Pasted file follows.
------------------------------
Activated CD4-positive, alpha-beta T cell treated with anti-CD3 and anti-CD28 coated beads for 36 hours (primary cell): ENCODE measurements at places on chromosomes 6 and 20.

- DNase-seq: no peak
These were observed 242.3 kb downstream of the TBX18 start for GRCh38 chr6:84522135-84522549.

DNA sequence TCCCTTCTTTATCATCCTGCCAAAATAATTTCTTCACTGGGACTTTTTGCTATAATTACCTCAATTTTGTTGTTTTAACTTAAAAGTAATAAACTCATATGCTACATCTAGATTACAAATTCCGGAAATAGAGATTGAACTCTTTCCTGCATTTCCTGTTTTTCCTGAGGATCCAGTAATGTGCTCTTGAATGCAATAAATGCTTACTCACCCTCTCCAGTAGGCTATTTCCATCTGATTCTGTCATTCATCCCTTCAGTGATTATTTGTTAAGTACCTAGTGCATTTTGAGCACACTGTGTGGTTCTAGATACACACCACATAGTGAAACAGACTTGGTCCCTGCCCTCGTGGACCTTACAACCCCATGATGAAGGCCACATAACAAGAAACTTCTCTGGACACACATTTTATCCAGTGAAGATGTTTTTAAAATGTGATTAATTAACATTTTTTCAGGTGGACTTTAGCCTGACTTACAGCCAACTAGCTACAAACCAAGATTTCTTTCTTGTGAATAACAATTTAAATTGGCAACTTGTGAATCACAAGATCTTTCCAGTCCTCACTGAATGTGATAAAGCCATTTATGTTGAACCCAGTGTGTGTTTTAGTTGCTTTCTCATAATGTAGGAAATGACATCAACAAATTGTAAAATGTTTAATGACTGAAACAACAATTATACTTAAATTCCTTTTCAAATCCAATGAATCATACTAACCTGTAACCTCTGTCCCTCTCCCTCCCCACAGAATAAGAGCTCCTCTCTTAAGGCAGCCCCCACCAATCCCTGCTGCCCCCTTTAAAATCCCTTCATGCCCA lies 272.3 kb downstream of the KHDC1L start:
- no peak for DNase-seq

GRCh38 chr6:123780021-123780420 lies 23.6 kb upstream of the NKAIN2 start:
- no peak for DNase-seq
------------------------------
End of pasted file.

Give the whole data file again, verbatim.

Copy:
Activated CD4-positive, alpha-beta T cell treated with anti-CD3 and anti-CD28 coated beads for 36 hours (primary cell): ENCODE measurements at places on chromosomes 6 and 20.

- DNase-seq: no peak
These were observed 242.3 kb downstream of the TBX18 start for GRCh38 chr6:84522135-84522549.

DNA sequence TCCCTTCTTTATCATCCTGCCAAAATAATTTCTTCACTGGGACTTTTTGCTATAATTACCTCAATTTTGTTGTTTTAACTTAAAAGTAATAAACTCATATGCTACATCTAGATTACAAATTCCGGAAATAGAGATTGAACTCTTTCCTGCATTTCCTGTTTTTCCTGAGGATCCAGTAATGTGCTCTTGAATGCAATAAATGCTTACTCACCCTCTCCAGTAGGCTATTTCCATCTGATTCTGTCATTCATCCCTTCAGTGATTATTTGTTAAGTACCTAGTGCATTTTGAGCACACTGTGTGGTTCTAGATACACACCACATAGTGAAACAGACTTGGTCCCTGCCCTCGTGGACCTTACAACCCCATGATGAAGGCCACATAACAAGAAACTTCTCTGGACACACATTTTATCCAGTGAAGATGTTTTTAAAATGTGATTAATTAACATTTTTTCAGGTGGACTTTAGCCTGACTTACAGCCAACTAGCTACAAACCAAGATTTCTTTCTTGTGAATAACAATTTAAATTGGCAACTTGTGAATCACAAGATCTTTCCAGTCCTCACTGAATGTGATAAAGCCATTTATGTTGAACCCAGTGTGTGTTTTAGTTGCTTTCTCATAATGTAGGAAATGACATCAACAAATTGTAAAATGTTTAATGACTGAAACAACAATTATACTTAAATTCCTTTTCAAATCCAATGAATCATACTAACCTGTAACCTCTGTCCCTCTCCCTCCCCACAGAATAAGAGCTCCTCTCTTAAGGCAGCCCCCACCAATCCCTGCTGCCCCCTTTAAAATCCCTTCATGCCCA lies 272.3 kb downstream of the KHDC1L start:
- no peak for DNase-seq

GRCh38 chr6:123780021-123780420 lies 23.6 kb upstream of the NKAIN2 start:
- no peak for DNase-seq